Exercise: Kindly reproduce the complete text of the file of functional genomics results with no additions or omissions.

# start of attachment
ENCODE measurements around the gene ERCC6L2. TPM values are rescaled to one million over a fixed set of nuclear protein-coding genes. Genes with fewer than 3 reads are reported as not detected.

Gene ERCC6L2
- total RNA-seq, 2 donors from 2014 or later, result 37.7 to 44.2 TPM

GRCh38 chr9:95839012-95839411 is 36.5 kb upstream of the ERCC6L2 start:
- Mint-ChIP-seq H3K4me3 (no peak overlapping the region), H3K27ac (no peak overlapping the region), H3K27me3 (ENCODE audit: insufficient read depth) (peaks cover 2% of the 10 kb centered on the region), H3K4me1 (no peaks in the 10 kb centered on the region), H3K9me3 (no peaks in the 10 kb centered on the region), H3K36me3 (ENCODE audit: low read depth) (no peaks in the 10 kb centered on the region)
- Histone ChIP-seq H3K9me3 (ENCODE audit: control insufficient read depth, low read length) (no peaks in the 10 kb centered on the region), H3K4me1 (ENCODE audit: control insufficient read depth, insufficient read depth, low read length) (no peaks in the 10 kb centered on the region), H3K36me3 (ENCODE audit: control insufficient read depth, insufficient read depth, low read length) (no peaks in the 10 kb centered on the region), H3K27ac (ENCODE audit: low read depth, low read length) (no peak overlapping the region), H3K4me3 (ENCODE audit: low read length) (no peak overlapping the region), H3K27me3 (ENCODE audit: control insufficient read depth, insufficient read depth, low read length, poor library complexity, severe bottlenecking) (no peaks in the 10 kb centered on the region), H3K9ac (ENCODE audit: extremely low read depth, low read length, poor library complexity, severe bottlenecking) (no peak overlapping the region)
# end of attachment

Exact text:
ENCODE measurements around the gene ERCC6L2. TPM values are rescaled to one million over a fixed set of nuclear protein-coding genes. Genes with fewer than 3 reads are reported as not detected.

Gene ERCC6L2
- total RNA-seq, 2 donors from 2014 or later, result 37.7 to 44.2 TPM

GRCh38 chr9:95839012-95839411 is 36.5 kb upstream of the ERCC6L2 start:
- Mint-ChIP-seq H3K4me3 (no peak overlapping the region), H3K27ac (no peak overlapping the region), H3K27me3 (ENCODE audit: insufficient read depth) (peaks cover 2% of the 10 kb centered on the region), H3K4me1 (no peaks in the 10 kb centered on the region), H3K9me3 (no peaks in the 10 kb centered on the region), H3K36me3 (ENCODE audit: low read depth) (no peaks in the 10 kb centered on the region)
- Histone ChIP-seq H3K9me3 (ENCODE audit: control insufficient read depth, low read length) (no peaks in the 10 kb centered on the region), H3K4me1 (ENCODE audit: control insufficient read depth, insufficient read depth, low read length) (no peaks in the 10 kb centered on the region), H3K36me3 (ENCODE audit: control insufficient read depth, insufficient read depth, low read length) (no peaks in the 10 kb centered on the region), H3K27ac (ENCODE audit: low read depth, low read length) (no peak overlapping the region), H3K4me3 (ENCODE audit: low read length) (no peak overlapping the region), H3K27me3 (ENCODE audit: control insufficient read depth, insufficient read depth, low read length, poor library complexity, severe bottlenecking) (no peaks in the 10 kb centered on the region), H3K9ac (ENCODE audit: extremely low read depth, low read length, poor library complexity, severe bottlenecking) (no peak overlapping the region)